As I was adding a host of obscure grape names such as pelaverga, areni noir, and bovale sardo to some tasting notes recently, I was struck by the extent to which our experience of wine is circumscribed by a tendency to complacency.
I was standing on a Tuscan hilltop with one of the region’s great winemakers, Paolo de Marchi, when the call came through from his importer, Liberty Wines’ David Gleave MW. ‘David’s unhappy’, said Paolo; ‘at a wine dinner last night two of my Isole e Olena chianti classicos were corked’. He was talking of course about the problem of cork taint, which has become so prevalent that producers have been forced to find alternatives such as plastic, glass, and, most notably, the screwcap.
After the last tasting at which my mother refused to spit anything out, I was grateful for the fact that this wasn’t an option at London’s poshest new wine emporium, Hedonism Wines. Not so much as a sniff in fact of the fabled 1811 Yquem comet vintage at £97k or the grandiose Penfolds Ampoule at £120k. However, Tatiana Fokina, the Mayfair shop manager, was keen to impress on us that 500 of their 4,500 lines, including 1000 spirits, cost under £30.
An invitation to judge wine competitions in Japan and China last month gave me an irresistible opportunity to take a good look at the fledgling wine industries of these two Asian powerhouses side by side. Comparisons are, as they say, odious and the differences are far in fact far more interesting and extensive than any features they have in common.
Offers for Bordeaux 2011 are now closing or closed. Did you notice? The ‘campaign’ to sell the Bordeaux 2011 vintage is a candidate for the most disastrous ever. How such a normally savvy region can get it quite so wrong is hard to grasp, but the Greek word hubris comes to mind. With a unique system known as the place, all the donkey work of selling is done by the city’s merchants, so the châteaux don’t have to get their hands dirty. But the châteaux do the pricing and they came unstuck this time round thanks to overpricing a little better than modest vintage.
In its efforts to communicate the pleasures of wine, this column tends to focus on supermarkets because they sell eight in 10 bottles. Some of the best wines though are often only available in a few branches or online. Worse, some still promote the half-price (or less) offer as if the wine is a bargain. Twitter at #wineripoff focused on this cynical ploy recently with Tweeters sending pictures of ‘shelf barkers’ showing both Tesco and Sainsbury’s claiming big price slashes for wines worth nowhere near their stated price.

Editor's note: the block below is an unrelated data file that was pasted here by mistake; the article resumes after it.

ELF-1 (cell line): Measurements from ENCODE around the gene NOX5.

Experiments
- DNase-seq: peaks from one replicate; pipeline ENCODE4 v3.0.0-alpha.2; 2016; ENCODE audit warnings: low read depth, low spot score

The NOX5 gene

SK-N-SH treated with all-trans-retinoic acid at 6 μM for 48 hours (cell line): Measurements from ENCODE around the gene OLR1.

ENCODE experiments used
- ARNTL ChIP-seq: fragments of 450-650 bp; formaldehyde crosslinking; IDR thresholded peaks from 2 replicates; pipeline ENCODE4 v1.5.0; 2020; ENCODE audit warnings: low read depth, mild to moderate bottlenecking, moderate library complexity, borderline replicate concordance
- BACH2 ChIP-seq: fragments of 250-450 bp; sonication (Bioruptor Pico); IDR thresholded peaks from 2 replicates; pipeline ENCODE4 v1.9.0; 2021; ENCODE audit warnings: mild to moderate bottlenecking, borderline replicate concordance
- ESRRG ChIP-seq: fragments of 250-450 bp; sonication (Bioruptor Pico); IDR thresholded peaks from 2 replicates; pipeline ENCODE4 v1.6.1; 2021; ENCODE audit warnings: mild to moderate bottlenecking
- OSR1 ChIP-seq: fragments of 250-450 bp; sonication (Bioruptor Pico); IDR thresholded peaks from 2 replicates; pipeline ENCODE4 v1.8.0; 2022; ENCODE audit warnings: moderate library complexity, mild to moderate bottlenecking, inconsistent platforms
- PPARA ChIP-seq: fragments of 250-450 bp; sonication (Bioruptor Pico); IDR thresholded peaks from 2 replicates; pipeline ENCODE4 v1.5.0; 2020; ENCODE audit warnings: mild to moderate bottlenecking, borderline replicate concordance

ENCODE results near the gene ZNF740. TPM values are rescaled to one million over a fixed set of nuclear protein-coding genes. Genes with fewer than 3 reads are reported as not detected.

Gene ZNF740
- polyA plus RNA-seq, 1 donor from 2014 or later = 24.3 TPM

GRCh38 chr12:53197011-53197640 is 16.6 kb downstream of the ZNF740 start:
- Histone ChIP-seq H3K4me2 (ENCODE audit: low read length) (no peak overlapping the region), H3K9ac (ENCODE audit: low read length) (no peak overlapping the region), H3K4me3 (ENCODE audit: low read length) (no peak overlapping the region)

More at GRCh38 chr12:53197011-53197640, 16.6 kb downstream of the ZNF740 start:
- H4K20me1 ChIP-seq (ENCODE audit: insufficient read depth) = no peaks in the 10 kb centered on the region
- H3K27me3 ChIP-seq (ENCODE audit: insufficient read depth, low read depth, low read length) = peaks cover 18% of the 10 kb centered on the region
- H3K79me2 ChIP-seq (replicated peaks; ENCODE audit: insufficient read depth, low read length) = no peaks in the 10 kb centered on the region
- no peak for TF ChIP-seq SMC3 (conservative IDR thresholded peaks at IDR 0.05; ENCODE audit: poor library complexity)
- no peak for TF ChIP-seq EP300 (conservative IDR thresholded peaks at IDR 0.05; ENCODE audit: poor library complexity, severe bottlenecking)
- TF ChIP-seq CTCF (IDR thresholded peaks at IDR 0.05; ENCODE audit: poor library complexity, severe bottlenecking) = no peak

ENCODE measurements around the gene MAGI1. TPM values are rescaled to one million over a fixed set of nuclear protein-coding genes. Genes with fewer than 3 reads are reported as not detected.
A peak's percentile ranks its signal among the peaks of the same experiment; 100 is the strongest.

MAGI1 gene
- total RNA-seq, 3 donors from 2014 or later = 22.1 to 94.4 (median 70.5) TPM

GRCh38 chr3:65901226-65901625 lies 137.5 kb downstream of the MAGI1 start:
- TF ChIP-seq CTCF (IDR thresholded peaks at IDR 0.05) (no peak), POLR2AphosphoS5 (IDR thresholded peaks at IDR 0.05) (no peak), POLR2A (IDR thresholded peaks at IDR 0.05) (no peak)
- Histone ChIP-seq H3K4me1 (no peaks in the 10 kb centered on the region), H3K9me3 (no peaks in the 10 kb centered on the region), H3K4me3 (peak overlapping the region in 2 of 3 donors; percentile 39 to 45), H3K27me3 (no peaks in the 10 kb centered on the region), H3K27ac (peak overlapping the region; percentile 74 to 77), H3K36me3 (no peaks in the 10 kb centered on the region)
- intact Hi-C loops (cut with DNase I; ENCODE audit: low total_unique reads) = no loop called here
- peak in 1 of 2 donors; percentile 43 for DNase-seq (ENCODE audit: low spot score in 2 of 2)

I haven’t entirely given up on my new year’s prediction that Boris will ignite the Cauldron on Friday with Olympic Flame, a sparkling rosé made by RidgeView in Sussex. Even if it doesn’t come to pass, one English rosé fizz flying the flag for the ‘Isles of Wonder’ will be the deliciously tangy 2008 Hush Heath Balfour Brut Rosé, £36 - 39, Waitrose, Wine Pantry (02074033003). It’s one of dozens of quality wines selected from the Primrose Hill wine merchant Bibendum’s range to wash down the fancy hospitality fare at London’s six Olympic venues over the coming weeks.
Bastille Day: an opportunity to arm yourself with a bottle in celebration of the revolutionary fraternity of that horny-handed son of the terroir, the French vigneron. The Gironde was once the breeding ground of the counter-revolution and the Bordeaux château remains today a symbol of capitalist enterprise. The French co-operative movement in contrast bands together groups of like-minded individuals with small vineyard parcels. On their own, they are powerless; together, they’ve manned the barricades of winemaking and stormed new frontiers of marketing.
"A little bit of this, a little bit of that, but just your plain old summer”, forecasted netweather.tv. Perhaps a little more of that than we bargained for. Scarcely into July and I’ve already I’ve dusted the barbie down three times this year, once in March, once during the sunny pre-Jubilee week and once before flaming June flickered and died. I have the empty rosé bottles to prove it. Since this weekend marks the end of Wimbledon fortnight, the chances are that we may yet be in for a fourth if short-lived summer and that can only mean time to chill down and bring out the rosé again.
A few days lazing on a Greek island beach and it’s easy to forget that the wine you’re drinking smells and tastes like a bath full of pine needles. Retsina’s medicinal flavours are an acquired taste that can grow on you, especially if the local ouzo is too strong. But you never really quite wash those memories from your head, let alone your mouth. It wasn’t until Oddbins introduced a raft of fresh Greek wines to the chain way back when that it dawned on me that Greece had more to offer than retsina.